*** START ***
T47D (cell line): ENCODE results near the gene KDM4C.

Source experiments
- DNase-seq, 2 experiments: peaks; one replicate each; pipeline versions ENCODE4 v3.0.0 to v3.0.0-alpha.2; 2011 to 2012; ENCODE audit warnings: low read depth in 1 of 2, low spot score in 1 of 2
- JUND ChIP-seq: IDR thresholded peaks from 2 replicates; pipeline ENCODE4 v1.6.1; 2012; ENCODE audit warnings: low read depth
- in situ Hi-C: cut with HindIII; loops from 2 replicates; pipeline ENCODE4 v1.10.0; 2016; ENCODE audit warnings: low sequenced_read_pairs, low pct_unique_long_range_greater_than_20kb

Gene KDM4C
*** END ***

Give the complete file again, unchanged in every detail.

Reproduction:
T47D (cell line): ENCODE results near the gene KDM4C.

Source experiments
- DNase-seq, 2 experiments: peaks; one replicate each; pipeline versions ENCODE4 v3.0.0 to v3.0.0-alpha.2; 2011 to 2012; ENCODE audit warnings: low read depth in 1 of 2, low spot score in 1 of 2
- JUND ChIP-seq: IDR thresholded peaks from 2 replicates; pipeline ENCODE4 v1.6.1; 2012; ENCODE audit warnings: low read depth
- in situ Hi-C: cut with HindIII; loops from 2 replicates; pipeline ENCODE4 v1.10.0; 2016; ENCODE audit warnings: low sequenced_read_pairs, low pct_unique_long_range_greater_than_20kb

Gene KDM4C